Texas attorney general Greg Abbott
Texas attorney general Greg Abbott (Diego M. Radzinschi / NLJ)

Same-sex marriage appeals continue to advance in the federal appellate courts, with Texas filing a defense of its ban with the U.S. Court of Appeals for the Fifth Circuit.

Texas Attorney General Gregg Abbott acted late Monday, even as his counterparts in North Carolina and West Virginia re-evaluated whether to continue to defend their states’ bans in light of neighboring Virginia’s defeat on that same day in the Fourth Circuit.

Texas Solicitor General Jonathan Mitchell urged the appellate court to reverse a February district court ruling invalidating the state constitutional amendment prohibiting the creation or recognition of same-sex marriages. He urged the court to resolve the issue even if the U.S. Supreme Court grants review this fall in Utah’s appeal of a Tenth Circuit decision in Kitchen v. Herbert.

In DeLeon v. Perry, Mitchell argued that the decision about same-sex marriages belongs to voters and their elected legislatures, not the federal courts. The district court, he argued, weighed the constitutionality of Texas’ amendment under an incorrect application of so-called rational-basis review by requiring the state to produce evidence that its law would achieve its objectives.

“It is enough if one could rationally believe that opposite-sex marriages will advance the state’s interests in procreation to a greater extent than same-sex marriages,” he wrote. “Indeed, it is enough if one could rationally speculate that opposite-sex relationships might be more likely than same-sex relationships to produce children.”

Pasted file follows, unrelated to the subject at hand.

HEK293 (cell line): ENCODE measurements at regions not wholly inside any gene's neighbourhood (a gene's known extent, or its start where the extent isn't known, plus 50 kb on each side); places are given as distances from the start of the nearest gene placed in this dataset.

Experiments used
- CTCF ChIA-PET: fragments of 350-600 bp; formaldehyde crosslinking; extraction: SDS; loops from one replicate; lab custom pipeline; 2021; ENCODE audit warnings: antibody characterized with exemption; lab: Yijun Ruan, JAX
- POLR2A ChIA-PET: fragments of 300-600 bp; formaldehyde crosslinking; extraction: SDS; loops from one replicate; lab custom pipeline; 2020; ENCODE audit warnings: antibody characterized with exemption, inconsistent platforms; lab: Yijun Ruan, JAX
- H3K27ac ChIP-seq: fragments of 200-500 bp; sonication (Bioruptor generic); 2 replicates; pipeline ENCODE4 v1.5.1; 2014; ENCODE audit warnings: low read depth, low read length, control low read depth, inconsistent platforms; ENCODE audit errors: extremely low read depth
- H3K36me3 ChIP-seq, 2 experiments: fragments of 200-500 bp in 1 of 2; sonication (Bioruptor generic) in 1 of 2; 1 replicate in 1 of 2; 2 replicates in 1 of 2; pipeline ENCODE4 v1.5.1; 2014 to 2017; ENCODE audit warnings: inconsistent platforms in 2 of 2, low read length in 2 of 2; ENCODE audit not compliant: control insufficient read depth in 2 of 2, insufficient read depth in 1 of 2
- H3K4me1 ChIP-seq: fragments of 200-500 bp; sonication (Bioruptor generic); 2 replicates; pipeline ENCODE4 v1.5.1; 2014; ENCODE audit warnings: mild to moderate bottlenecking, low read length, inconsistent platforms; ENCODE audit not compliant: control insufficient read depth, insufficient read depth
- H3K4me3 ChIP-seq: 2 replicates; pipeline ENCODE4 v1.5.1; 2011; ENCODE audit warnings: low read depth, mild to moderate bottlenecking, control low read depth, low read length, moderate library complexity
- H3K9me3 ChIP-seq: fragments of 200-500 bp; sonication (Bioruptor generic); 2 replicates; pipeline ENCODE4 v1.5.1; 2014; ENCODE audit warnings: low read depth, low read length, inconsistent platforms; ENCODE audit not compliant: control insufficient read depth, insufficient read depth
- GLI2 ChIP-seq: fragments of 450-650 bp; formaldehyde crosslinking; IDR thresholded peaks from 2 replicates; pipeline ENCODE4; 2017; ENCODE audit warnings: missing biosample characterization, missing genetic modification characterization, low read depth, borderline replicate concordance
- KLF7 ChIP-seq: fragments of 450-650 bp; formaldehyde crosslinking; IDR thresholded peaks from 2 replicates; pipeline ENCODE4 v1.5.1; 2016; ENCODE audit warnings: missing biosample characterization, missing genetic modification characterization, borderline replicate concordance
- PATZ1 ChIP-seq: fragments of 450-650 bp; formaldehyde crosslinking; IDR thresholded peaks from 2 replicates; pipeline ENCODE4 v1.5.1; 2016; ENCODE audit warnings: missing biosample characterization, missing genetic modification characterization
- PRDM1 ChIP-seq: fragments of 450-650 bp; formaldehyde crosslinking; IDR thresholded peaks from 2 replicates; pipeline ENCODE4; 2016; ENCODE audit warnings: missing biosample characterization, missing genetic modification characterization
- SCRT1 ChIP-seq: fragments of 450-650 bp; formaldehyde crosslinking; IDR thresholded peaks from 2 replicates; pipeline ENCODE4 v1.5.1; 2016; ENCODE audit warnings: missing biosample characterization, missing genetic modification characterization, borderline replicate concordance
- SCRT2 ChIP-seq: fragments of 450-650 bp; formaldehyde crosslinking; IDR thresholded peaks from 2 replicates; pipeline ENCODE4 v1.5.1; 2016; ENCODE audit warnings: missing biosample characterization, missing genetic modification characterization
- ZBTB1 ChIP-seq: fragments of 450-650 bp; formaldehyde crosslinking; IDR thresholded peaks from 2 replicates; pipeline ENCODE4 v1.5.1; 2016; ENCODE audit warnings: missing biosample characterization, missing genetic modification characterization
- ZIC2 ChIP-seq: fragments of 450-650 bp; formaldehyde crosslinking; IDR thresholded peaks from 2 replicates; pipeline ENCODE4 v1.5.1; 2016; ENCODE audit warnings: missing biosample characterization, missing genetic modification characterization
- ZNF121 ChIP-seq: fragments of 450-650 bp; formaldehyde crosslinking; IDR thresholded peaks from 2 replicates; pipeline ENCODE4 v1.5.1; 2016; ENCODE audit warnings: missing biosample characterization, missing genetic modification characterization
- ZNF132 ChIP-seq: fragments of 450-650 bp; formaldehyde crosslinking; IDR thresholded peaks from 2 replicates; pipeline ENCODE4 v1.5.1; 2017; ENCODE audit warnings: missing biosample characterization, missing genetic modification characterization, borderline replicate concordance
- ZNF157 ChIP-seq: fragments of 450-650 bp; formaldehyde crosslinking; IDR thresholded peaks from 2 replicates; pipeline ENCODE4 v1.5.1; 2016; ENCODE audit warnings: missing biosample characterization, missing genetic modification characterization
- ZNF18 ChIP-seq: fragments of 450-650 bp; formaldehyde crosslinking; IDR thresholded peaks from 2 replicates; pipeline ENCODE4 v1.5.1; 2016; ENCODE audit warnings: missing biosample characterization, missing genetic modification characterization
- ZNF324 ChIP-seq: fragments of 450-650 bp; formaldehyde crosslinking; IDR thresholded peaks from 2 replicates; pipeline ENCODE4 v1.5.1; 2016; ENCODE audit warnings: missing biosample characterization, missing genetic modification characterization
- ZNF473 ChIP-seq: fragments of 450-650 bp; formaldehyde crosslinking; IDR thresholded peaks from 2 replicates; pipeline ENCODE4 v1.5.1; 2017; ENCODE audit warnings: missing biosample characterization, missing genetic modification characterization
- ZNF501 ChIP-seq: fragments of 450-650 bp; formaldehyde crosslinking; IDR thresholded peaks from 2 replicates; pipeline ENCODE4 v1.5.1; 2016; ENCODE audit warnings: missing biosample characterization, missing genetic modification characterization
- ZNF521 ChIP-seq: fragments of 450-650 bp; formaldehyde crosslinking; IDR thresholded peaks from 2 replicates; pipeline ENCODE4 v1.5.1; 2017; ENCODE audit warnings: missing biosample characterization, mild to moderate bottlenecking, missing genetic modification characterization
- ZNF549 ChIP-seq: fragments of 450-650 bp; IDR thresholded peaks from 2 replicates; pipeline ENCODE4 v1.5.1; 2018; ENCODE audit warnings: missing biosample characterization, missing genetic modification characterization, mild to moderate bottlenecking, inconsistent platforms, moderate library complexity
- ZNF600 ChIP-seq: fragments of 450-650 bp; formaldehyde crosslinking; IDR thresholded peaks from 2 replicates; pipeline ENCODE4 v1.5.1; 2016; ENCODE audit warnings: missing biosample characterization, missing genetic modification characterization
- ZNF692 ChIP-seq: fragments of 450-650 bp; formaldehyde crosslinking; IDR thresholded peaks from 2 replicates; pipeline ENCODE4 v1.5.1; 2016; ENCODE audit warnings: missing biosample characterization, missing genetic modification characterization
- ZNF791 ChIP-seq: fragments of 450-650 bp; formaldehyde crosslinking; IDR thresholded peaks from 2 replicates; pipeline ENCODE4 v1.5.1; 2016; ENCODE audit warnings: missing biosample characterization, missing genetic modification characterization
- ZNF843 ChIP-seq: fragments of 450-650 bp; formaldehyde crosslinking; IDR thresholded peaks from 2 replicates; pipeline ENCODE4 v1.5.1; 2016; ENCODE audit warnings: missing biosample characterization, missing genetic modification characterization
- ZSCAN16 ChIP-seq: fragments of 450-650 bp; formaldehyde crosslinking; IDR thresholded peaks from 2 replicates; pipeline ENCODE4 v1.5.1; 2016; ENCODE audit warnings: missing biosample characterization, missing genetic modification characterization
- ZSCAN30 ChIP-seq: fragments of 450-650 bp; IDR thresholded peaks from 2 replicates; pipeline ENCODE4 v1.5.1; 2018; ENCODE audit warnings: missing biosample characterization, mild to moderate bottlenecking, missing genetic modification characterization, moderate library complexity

The state also argued that same-sex marriage is not a “fundamental right” because it is not deeply rooted in the nation’s history and tradition—criteria required by Supreme Court precedents. Additionally, he argued, Texas’ marriage laws do not conflict with recent Supreme Court decisions involving the federal Defense of Marriage Act and interracial marriages.

“The plaintiffs would like this court to extend the holdings of those cases,” Mitchell wrote. “But a court cannot extend those cases absent a showing that Texas’ marriage laws conflict with the Constitution, and the plaintiffs have not presented an argument based on the Constitution.”

The Fourth Circuit on July 28 struck down Virginia’s same-sex-marriage bans in a 2-1 ruling in Bostic v. Schaefer. Elsewhere within the Fourth Circuit, North Carolina Attorney General Roy Cooper, announcing he would no longer enforce that state’s ban, said, “Simply put, it’s time to stop making arguments we will lose and instead move forward knowing the ultimately resolution will likely come from the U.S. Supreme Court.”

In contrast, South Carolina Attorney General Alan Wilson said he would enforce and defend his state’s ban. West Virginia Attorney General Patrick Morrisey said his office is reviewing the Fourth Circuit decision.

The Sixth Circuit on Aug. 6 will hear arguments in five appeals in the fight over same-sex marriages.

Contact Marcia Coyle at mcoyle@alm.com.